Getting to know: Julie Graves

Human Development and Family Sciences Internship Instructor

Julie-Graves-Header

Human Development and Family Sciences Internship Instructor Julie Graves came to the College of Public Health and Human Sciences in 2015. She previously served as a program evaluator and planner for the Colorado Department of Public Health and Environment in Denver; an online instructor and instructional design assistant for the University of Colorado, Boulder, Division of Independent Learning; a graduate instructor at the University of Colorado, Boulder, School of Education; and a research consultant at The Gill Foundation in Denver. She earned a master’s degree in Community Consulting as well as in Experiential Education from Minnesota State University, Mankato and a PhD in Educational Psychology from the University of Colorado, Boulder.


What made you decide to get into this field? Is there one specific moment that inspired your career path?

“Actually, I identify with several professional fields – maybe this makes me an ‘interdisciplinarian?’ I began as an outdoor, experiential educator and quickly began applying those skills through adventure-based counseling. Then, I became a licensed professional counselor and did clinical psychotherapy. I went back to school and joined the field of educational psychology as a researcher and the field of higher education as an instructor. So, there’s definitely not ‘one field’ I belong to, but across all the fields I identify with. I am inspired by the learning and growing that happens within me and within those with whom I am working.”

Why did you choose to work at Oregon State?

“OSU is a dynamic and growing institution, which is appealing to me. I love that OSU is a land-grant school, with roots in the Extension philosophy of bringing the opportunity for education out into communities across the state. Plus, Corvallis seems like an up-and-coming little town, and Oregon was one of a few other states my family and I wanted to move to if we were going to leave Colorado.”

What is your favorite part about teaching HDFS?

“That’s easy – working with the students. I love accompanying them on their journey – sometimes soaring, sometimes slogging – through new information and new perspectives, toward making sense of it for themselves and deciding what actions they want to take next. I also really love designing classes that are engaging and really invite students to challenge themselves and grow.”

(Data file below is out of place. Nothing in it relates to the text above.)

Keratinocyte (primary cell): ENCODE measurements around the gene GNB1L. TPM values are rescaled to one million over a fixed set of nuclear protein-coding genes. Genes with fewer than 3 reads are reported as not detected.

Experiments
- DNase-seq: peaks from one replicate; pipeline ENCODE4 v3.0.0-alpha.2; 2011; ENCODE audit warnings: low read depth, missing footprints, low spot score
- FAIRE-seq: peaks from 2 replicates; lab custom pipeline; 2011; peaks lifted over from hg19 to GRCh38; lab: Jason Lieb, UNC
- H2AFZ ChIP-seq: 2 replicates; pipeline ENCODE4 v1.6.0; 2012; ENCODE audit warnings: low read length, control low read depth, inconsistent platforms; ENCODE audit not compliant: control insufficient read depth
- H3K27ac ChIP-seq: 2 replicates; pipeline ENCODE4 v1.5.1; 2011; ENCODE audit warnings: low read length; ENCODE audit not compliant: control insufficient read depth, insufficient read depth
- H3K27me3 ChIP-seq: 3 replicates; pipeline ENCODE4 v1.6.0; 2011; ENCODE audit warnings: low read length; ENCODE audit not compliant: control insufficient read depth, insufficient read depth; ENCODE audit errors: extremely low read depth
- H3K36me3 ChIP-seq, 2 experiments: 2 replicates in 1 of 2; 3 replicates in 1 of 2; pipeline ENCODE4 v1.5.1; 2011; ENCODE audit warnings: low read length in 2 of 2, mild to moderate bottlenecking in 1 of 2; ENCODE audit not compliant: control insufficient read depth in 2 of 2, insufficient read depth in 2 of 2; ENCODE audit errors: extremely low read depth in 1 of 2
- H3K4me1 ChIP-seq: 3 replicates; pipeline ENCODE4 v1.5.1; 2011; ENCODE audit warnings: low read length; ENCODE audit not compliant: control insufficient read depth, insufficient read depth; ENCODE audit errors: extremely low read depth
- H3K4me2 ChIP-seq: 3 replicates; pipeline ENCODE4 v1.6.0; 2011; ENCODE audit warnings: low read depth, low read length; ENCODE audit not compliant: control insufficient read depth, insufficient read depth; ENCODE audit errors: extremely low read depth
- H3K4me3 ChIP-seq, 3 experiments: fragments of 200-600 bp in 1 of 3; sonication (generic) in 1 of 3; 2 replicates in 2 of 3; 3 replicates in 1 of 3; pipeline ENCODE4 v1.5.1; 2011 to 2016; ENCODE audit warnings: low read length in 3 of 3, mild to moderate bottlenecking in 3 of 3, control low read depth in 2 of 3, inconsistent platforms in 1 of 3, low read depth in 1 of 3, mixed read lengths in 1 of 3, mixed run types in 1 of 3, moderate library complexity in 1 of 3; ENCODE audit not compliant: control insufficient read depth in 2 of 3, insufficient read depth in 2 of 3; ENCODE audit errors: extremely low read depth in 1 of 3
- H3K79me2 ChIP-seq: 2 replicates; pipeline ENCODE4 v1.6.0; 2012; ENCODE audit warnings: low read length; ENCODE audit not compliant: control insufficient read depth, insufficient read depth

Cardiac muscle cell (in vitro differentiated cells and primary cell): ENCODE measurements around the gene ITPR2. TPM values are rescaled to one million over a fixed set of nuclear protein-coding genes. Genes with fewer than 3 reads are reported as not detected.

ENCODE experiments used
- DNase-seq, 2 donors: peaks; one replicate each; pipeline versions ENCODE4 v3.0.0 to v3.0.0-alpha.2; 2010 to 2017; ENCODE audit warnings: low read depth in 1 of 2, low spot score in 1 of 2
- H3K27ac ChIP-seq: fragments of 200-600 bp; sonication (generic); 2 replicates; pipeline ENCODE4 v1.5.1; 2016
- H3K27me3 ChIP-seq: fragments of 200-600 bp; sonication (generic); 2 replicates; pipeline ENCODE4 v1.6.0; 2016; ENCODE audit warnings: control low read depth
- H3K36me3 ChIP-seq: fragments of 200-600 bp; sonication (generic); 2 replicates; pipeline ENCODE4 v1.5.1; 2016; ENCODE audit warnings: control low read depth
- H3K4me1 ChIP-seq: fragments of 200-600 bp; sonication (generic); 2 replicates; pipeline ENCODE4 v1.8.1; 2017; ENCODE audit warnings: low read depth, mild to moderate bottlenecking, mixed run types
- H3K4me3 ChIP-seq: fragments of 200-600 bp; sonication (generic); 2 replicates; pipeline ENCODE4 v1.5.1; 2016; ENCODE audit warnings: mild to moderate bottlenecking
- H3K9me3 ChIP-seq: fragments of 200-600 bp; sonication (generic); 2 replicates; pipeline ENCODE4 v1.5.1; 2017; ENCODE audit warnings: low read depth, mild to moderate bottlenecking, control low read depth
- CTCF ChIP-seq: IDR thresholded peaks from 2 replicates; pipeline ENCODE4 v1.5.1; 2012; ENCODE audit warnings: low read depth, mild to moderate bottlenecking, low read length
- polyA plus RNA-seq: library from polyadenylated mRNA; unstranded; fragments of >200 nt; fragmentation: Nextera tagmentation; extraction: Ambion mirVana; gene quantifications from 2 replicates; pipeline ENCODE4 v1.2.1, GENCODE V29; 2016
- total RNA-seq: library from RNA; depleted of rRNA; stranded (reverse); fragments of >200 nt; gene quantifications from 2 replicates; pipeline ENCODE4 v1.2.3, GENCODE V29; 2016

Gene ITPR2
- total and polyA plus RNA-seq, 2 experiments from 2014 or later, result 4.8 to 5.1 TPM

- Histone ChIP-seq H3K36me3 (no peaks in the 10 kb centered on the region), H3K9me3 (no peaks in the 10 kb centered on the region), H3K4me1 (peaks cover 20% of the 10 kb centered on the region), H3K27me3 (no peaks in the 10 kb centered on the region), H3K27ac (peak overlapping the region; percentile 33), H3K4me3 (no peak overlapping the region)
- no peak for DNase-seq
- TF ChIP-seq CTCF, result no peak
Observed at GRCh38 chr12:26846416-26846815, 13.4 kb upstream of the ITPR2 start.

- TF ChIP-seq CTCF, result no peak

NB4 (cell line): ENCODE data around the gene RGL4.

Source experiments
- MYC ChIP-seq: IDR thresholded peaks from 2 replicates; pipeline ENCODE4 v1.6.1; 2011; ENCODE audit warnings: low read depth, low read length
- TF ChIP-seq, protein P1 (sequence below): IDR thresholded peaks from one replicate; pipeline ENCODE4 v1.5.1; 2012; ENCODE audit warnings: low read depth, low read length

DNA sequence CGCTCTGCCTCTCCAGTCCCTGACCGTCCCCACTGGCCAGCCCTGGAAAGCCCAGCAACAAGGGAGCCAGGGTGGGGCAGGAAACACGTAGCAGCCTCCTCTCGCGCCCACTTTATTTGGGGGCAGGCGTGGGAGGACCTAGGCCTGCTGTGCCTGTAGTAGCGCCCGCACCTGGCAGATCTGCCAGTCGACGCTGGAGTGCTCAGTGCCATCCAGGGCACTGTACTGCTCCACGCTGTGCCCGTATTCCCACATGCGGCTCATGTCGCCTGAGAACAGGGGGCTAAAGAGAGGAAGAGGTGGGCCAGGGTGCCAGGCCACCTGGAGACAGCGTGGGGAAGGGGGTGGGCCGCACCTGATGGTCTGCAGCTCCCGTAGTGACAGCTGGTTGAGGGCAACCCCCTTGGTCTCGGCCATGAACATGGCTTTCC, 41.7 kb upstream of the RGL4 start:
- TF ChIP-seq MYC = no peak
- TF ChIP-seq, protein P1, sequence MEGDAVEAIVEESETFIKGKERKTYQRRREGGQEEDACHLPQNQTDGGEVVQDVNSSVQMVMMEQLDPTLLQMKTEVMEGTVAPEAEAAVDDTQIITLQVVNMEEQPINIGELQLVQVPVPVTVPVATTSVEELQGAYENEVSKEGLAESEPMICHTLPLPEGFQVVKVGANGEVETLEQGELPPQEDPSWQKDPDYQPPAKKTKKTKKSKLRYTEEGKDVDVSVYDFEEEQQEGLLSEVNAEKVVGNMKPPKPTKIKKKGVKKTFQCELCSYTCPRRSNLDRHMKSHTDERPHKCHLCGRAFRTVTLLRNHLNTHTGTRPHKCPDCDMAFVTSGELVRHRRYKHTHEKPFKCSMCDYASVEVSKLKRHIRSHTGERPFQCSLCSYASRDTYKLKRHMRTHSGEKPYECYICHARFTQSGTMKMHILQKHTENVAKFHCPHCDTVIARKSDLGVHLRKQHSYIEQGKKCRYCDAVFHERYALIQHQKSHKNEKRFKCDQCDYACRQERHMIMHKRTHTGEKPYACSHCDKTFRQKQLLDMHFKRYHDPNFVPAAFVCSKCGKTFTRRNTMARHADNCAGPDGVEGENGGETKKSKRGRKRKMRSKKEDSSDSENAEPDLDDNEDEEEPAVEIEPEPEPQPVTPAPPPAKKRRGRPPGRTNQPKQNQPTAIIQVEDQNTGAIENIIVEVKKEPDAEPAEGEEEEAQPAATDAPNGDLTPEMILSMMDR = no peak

What do you like most about your position as HDFS internship instructor and program coordinator?

“I think I have a particularly awesome job because it combines on-campus teaching with building community partnerships for learning. My job is entirely focused on creating hands-on learning experiences for our students in actual professional settings.”

“I love accompanying students on their journey – sometimes soaring, sometimes slogging – through new information and new perspectives, toward making sense of it for themselves and deciding what actions they want to take next.”

What do you believe is your greatest accomplishment in the field of HDFS?

“I think I’ve accomplished a lot so far – such as receiving big grants, designing and leading innovative programs and doing fascinating research, but I am hoping that my greatest accomplishment is still yet to come!”

How are you going to change people’s lives with your work?

“In my primary role of instructor, my hope is to affect the lives of my students directly and then the lives of the people they touch indirectly. If I can create the potential for my students to become capable, mindful, determined people and professionals – and if they do their part by stepping up to the challenge – then many lives will be changed for the better as these students go out into the world.”

What is the best advice you ever received, and who gave it?

“I’m told the Buddha gave some advice that goes something like this: ‘No one will ever be more deserving of your love and compassion than you yourself.’ Unfortunately, I can’t say I got that advice directly from the source, but I have found it to be very helpful.”

What advice would you like to give to students and young alums?

“I’ll piggy back on the Buddha since I can’t beat that – please see above!”

What is one surprising thing about you that not many people know?

“I play the saxophone, and at one point in time I was actually pretty good!”

What are your favorite activities outside of work?

“Reading, sleeping, making lists, eating good food, hiking, meditative practice, yoga, dinking around with new apps and techy gadgets, being a learner myself, game nights with friends and just hanging out doing whatever with my life partner Kim and our two furry four-legged kids at home.”